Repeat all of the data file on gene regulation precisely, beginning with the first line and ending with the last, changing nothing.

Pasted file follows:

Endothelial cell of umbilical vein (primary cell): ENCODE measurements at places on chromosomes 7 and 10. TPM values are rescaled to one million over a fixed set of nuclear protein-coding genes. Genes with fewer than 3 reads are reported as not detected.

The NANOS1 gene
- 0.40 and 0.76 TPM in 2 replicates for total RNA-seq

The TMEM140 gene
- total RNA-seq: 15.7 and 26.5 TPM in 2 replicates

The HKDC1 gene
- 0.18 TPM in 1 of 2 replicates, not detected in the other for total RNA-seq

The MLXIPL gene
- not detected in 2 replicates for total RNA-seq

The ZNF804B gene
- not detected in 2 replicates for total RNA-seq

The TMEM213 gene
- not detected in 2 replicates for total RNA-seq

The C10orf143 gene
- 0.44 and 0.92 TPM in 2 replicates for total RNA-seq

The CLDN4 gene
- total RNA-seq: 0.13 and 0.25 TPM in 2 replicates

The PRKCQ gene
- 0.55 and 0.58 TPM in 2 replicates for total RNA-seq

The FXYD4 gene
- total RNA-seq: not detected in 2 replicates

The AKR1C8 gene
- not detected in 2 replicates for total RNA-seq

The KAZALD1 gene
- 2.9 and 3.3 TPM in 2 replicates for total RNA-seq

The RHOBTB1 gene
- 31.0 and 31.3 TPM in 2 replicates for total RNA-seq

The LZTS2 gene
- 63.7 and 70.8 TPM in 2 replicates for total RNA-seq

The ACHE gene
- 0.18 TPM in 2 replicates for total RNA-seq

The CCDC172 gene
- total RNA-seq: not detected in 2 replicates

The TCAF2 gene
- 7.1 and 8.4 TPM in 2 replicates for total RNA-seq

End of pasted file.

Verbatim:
Endothelial cell of umbilical vein (primary cell): ENCODE measurements at places on chromosomes 7 and 10. TPM values are rescaled to one million over a fixed set of nuclear protein-coding genes. Genes with fewer than 3 reads are reported as not detected.

The NANOS1 gene
- 0.40 and 0.76 TPM in 2 replicates for total RNA-seq

The TMEM140 gene
- total RNA-seq: 15.7 and 26.5 TPM in 2 replicates

The HKDC1 gene
- 0.18 TPM in 1 of 2 replicates, not detected in the other for total RNA-seq

The MLXIPL gene
- not detected in 2 replicates for total RNA-seq

The ZNF804B gene
- not detected in 2 replicates for total RNA-seq

The TMEM213 gene
- not detected in 2 replicates for total RNA-seq

The C10orf143 gene
- 0.44 and 0.92 TPM in 2 replicates for total RNA-seq

The CLDN4 gene
- total RNA-seq: 0.13 and 0.25 TPM in 2 replicates

The PRKCQ gene
- 0.55 and 0.58 TPM in 2 replicates for total RNA-seq

The FXYD4 gene
- total RNA-seq: not detected in 2 replicates

The AKR1C8 gene
- not detected in 2 replicates for total RNA-seq

The KAZALD1 gene
- 2.9 and 3.3 TPM in 2 replicates for total RNA-seq

The RHOBTB1 gene
- 31.0 and 31.3 TPM in 2 replicates for total RNA-seq

The LZTS2 gene
- 63.7 and 70.8 TPM in 2 replicates for total RNA-seq

The ACHE gene
- 0.18 TPM in 2 replicates for total RNA-seq

The CCDC172 gene
- total RNA-seq: not detected in 2 replicates

The TCAF2 gene
- 7.1 and 8.4 TPM in 2 replicates for total RNA-seq